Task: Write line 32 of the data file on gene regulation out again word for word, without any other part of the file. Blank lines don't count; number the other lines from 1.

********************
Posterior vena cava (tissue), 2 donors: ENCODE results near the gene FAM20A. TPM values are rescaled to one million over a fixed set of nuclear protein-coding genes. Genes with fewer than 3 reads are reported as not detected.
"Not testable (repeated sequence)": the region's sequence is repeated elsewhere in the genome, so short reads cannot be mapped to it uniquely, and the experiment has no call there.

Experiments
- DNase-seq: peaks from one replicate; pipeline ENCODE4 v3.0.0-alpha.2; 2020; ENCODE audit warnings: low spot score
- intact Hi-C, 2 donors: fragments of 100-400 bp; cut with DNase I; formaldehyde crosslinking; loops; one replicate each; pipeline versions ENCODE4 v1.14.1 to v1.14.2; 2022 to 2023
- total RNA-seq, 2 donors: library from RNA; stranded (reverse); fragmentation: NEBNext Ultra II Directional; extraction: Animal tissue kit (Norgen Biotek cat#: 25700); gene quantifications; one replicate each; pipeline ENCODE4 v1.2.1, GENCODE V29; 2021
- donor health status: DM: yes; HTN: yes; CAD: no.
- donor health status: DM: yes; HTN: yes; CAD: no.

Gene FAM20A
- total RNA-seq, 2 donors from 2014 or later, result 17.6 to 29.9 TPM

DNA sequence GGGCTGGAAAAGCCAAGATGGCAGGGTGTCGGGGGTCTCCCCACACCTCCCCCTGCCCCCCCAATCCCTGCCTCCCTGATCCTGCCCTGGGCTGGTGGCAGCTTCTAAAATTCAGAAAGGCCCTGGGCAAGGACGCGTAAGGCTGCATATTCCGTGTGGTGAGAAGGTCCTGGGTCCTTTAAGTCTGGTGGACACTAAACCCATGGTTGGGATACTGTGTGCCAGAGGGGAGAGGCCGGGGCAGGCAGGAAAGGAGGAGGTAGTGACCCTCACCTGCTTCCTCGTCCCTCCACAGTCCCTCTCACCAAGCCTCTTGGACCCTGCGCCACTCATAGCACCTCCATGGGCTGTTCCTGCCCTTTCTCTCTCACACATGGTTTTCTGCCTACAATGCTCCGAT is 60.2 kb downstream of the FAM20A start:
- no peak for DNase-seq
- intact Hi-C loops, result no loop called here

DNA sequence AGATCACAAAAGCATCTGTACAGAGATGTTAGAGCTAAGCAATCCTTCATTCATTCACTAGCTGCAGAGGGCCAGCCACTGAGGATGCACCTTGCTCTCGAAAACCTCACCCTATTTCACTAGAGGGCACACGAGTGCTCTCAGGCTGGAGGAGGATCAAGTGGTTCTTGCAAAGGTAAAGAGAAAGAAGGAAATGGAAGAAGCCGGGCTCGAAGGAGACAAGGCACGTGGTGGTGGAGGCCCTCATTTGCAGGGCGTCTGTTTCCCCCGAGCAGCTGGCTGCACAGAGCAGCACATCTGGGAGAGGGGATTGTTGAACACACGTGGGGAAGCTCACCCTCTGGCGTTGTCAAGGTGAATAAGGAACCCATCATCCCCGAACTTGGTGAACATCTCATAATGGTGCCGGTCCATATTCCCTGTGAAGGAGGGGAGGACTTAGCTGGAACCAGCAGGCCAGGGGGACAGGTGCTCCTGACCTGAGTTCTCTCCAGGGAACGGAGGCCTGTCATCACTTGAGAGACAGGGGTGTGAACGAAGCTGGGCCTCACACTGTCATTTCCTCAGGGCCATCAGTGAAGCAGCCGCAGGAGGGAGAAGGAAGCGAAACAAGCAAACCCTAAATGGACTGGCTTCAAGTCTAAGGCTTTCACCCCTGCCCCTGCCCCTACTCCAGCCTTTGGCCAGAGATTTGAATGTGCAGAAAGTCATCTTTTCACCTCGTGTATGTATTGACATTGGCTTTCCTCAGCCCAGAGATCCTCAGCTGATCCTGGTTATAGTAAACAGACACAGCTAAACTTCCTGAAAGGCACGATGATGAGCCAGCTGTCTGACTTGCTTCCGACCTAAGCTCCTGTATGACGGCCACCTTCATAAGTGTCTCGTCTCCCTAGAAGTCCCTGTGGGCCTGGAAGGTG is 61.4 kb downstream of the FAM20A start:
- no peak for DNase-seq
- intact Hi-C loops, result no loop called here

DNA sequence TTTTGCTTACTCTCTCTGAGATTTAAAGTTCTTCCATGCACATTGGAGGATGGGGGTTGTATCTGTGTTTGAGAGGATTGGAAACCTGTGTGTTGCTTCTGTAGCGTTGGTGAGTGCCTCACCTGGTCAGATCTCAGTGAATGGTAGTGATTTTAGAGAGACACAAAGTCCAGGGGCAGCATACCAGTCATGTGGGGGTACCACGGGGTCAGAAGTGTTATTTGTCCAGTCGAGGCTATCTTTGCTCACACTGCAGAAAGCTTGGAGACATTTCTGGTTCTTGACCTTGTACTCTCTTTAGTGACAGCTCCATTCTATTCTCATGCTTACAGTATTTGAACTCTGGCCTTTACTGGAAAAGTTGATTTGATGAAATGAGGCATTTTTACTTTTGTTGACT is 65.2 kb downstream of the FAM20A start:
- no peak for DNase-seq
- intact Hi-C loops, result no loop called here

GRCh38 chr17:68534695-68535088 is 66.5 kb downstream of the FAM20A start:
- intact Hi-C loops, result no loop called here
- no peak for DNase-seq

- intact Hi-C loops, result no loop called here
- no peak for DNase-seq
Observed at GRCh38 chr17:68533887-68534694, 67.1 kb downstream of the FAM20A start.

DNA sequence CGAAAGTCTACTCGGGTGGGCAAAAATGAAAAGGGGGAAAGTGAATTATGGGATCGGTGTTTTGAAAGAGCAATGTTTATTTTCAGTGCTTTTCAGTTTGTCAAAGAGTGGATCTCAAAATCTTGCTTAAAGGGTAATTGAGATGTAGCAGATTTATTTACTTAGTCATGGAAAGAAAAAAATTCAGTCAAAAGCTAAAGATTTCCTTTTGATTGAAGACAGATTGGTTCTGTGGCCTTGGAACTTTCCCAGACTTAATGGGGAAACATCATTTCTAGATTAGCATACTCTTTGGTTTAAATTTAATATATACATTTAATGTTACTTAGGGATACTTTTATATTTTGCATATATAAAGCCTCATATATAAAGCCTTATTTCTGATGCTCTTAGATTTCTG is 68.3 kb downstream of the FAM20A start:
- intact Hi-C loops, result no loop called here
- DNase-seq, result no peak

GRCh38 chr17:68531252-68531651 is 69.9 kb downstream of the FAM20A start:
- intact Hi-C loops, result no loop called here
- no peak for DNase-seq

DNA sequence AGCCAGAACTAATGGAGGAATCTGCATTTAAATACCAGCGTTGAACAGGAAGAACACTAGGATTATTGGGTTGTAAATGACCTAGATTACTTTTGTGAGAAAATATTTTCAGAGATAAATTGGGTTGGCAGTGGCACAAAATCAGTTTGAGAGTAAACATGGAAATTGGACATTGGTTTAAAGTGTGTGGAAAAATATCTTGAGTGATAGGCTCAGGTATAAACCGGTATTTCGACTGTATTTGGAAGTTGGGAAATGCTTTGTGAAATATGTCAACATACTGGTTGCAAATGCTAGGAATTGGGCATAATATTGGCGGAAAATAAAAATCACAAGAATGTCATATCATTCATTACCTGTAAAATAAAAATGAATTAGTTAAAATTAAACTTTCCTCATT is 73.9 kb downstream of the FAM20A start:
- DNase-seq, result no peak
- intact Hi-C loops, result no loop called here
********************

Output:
DNA sequence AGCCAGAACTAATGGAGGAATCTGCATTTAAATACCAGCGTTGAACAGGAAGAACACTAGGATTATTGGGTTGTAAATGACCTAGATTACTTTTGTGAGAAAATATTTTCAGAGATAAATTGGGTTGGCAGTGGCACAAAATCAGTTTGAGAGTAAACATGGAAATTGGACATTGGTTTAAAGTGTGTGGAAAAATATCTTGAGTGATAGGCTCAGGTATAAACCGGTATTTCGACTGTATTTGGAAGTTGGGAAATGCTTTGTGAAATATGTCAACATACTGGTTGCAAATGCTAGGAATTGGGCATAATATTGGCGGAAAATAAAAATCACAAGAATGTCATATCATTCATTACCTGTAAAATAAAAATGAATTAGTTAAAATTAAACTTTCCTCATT is 73.9 kb downstream of the FAM20A start: